Anti-death penalty group to hold “Don’t Kill For Me” protest of the scheduled execution of death row prisoner Donald Anthony Grant, described by death penalty critics as ‘mentally ill’

Oklahoma City -– On Thursday, January 27, the Oklahoma Coalition to Abolish the Death Penalty (OK-CADP) has asked the public to join them at the Donald Anthony Grant “Don’t Kill for Me” demonstration in protest of his scheduled execution that morning at 10 a.m.The demonstration will begin at 9 a.m. in front of the Governor’s Mansion, at 820 NE 23rd Street at Phillips Avenue.

Participants will begin a silent vigil at 10:00 a.m. until notice of a stay of execution is received or the execution is carried out. The vigil will conclude with a circle prayer. The vigil will be canceled if the execution is postponed.

Donald Anthony Grant, 46, has been on death row for 15 years for the killing of two Del City hotel workers during a robbery in 2001.

According to Grant’s attorney, Assistant Federal Public Defender Emma Rolls, Mr. Grant suffers from several mental disorders, including paranoid schizophrenia. It took five years for Oklahoma to medicate him sufficiently to restore his competency to stand trial. Grant has been treated for his mental illness while in prison.

Mr. Donald Grant would be the third person executed in Oklahoma following a six-year moratorium that ended when John Marion Grant was executed last year on October 28.

Sean Murphy, a reporter for the Associated Press, who has witnessed 14 executions, observed that John Grant had two dozen full-body convulsions and had to have vomit wiped from his face twice. Murphy reported that it was similar to the execution of Clayton Lockett, which he also witnessed. Locket’s execution lasted 43 minutes, during which he writhed, groaned and convulsed. It led to a grand-jury investigation and a six-year moratorium on executions.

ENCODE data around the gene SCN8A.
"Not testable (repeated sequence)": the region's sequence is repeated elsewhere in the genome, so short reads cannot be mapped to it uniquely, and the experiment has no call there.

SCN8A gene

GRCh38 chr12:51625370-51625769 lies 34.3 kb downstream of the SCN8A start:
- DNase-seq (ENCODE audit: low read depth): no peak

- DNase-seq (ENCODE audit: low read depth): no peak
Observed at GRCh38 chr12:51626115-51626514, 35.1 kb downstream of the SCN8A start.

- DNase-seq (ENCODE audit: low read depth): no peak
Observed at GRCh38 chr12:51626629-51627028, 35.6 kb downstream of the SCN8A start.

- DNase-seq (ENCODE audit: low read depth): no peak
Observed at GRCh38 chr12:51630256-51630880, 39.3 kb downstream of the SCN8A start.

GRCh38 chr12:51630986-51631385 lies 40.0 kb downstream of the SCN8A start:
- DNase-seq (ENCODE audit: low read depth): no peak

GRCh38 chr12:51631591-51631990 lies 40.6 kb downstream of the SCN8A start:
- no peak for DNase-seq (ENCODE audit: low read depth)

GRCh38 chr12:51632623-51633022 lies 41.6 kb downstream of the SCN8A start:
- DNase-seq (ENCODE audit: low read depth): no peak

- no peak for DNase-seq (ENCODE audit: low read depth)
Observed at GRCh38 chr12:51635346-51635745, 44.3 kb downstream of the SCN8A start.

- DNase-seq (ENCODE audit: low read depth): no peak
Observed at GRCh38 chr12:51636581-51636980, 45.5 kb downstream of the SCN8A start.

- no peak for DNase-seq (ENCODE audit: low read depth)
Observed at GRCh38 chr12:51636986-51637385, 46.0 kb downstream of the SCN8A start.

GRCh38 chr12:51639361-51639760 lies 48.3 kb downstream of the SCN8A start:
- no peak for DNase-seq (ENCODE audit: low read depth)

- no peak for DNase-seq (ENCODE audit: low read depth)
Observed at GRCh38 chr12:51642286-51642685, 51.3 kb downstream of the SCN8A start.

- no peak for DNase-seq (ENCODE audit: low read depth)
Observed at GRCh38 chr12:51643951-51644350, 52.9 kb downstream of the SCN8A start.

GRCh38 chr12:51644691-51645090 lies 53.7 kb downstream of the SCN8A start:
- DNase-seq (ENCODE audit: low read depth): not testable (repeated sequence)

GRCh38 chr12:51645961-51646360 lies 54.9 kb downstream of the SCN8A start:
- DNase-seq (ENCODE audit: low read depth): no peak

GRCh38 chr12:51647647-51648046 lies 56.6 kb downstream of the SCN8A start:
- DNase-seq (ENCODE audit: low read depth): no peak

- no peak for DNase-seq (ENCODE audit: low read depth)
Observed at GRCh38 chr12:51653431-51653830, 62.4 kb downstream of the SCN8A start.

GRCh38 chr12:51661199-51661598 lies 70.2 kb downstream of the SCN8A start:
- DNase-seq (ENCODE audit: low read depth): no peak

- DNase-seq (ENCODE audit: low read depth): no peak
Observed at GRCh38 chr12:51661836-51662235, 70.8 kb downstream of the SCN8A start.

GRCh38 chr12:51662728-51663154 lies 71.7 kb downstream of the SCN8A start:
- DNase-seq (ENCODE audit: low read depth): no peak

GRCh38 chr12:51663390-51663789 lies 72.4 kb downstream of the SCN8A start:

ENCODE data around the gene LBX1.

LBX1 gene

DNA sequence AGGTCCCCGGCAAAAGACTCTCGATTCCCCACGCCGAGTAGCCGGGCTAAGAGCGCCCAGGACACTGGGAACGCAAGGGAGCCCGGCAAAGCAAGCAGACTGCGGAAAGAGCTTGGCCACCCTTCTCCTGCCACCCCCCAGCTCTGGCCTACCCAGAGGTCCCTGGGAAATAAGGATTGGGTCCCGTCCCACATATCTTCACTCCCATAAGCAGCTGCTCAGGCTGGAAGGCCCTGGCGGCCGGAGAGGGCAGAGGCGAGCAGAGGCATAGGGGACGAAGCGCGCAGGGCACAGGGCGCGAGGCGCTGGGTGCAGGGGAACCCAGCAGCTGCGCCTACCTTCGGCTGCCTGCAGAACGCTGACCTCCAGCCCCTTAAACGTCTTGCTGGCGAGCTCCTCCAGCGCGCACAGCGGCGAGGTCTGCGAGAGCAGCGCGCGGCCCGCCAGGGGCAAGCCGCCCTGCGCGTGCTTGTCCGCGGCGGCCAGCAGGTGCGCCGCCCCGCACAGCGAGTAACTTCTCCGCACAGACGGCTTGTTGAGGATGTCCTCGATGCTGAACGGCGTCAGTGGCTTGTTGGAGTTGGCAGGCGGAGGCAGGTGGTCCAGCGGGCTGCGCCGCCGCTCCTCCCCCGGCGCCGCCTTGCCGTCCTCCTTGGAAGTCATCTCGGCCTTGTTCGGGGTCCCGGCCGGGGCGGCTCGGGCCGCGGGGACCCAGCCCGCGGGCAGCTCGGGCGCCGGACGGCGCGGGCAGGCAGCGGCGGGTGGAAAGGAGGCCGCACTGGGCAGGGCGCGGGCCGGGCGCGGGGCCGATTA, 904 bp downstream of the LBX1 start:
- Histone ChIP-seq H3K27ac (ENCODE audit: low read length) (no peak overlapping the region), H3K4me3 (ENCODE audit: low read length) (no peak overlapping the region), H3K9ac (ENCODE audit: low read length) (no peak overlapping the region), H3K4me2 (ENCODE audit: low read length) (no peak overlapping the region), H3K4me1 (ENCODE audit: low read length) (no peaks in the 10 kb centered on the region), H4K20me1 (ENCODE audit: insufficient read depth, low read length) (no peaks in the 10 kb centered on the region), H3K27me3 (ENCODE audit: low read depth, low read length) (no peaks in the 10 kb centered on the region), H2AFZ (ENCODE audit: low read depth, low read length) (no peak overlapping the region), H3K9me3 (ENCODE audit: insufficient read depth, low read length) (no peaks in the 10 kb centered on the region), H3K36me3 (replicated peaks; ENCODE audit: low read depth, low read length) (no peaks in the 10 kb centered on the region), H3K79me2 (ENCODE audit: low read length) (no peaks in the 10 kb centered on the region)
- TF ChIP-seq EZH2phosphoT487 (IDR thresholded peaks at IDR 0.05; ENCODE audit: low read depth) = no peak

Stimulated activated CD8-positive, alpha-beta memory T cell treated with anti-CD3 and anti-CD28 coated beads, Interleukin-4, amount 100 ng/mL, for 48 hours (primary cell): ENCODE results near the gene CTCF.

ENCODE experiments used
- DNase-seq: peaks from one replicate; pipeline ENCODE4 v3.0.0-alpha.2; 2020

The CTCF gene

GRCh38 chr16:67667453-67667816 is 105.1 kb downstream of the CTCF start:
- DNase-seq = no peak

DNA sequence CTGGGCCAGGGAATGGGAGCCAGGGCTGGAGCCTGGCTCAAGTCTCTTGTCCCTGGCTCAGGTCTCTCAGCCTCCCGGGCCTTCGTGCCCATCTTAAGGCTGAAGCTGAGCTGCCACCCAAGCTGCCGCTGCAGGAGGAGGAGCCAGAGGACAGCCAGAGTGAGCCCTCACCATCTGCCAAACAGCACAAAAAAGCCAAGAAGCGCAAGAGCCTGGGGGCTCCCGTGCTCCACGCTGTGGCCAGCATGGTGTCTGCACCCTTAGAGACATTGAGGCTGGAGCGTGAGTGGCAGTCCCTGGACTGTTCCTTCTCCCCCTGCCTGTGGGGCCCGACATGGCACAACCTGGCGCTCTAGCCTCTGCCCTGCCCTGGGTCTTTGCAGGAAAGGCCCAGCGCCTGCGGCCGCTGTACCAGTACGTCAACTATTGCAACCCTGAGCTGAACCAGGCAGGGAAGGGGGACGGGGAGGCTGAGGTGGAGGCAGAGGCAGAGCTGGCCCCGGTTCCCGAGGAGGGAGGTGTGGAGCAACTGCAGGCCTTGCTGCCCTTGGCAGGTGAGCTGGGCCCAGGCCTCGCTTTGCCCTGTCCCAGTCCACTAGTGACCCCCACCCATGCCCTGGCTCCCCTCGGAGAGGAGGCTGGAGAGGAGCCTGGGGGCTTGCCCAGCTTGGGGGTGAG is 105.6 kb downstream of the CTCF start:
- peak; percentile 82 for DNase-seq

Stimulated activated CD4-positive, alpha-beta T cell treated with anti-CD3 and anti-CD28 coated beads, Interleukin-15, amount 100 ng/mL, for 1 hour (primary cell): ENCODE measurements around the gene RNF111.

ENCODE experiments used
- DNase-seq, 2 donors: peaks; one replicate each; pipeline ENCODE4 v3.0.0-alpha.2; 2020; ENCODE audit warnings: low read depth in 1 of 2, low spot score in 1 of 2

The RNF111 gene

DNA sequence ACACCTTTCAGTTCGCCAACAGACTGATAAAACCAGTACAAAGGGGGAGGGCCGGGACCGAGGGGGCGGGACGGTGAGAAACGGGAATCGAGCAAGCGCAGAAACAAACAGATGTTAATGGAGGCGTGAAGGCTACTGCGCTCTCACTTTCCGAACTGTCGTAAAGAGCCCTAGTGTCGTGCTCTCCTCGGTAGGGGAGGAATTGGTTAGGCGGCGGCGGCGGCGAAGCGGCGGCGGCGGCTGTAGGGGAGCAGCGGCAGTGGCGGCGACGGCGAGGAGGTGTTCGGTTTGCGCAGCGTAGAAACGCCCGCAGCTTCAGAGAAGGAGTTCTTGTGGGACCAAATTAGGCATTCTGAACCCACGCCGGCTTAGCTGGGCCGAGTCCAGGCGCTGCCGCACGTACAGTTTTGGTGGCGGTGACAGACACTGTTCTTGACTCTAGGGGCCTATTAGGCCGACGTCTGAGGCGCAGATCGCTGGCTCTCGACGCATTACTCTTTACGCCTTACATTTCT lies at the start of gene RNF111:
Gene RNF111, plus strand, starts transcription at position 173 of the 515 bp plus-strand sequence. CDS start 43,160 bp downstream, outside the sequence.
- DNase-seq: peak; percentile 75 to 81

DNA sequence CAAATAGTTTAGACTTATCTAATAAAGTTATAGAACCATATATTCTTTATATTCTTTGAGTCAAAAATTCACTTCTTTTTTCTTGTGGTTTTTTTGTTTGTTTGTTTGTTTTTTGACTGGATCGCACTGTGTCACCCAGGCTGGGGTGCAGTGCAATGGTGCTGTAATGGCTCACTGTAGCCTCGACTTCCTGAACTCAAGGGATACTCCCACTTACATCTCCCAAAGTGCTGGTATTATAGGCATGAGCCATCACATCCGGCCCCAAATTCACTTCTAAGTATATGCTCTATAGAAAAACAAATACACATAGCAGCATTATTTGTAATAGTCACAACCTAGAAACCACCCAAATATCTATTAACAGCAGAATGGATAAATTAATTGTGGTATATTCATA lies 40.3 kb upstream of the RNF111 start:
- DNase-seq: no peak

On November 30, the Oklahoma Pardon and Parole Board voted 4-1 denying clemency for Donald Grant.

The clemency packet filed by Rolls on behalf of Grant states that his mother drank alcohol throughout her pregnancy, causing Grant to suffer from Fetal Alcohol Spectrum Disorder. His mentally-ill and alcoholic father disciplined him as a young child by slamming his head against a pole or against his younger brother’s head. He grew up in an apartment where the adults took crack cocaine.

Grant still carries a slug from a bullet that randomly struck him when he was 12. Grant’s family was often homeless. When the Welfare Department removed him and his brother from his mother’s custody, they raised themselves on the mean streets of Brooklyn. He found it difficult to control his impulsive and explosive behavior. The jury was never made aware of his mental illness.

“Donald Grant should be confined to a mental institution not prison,” said Rev. Don Heath, OK-CADP chair.“Donald has led the most tragic life of any person I know. His murder of two women at a La Quinta Inn in Midwest City was the greatest tragedy in his life. This week the State of Oklahoma will compound that tragedy with another tragedy.”

Earlier this month, a federal judge declined to halt the executions of Grant and fellow death row inmate Gilbert Postelle. Their lawyers argued in federal court that Oklahoma’s current practice of execution has a “substantial risk of severe pain and suffering,” citing convulsing observed during John Grant’s execution in October.

An execution date has been issued by the Oklahoma Criminal Court of Appeals for Gilbert Postelle on February 17.

A federal hearing to determine the constitutionality of Oklahoma’s lethal injection protocol is scheduled for Feb. 28. The lawsuit claims the state’s injection protocol violates the Eighth Amendment, which protects against “cruel and unusual punishment.”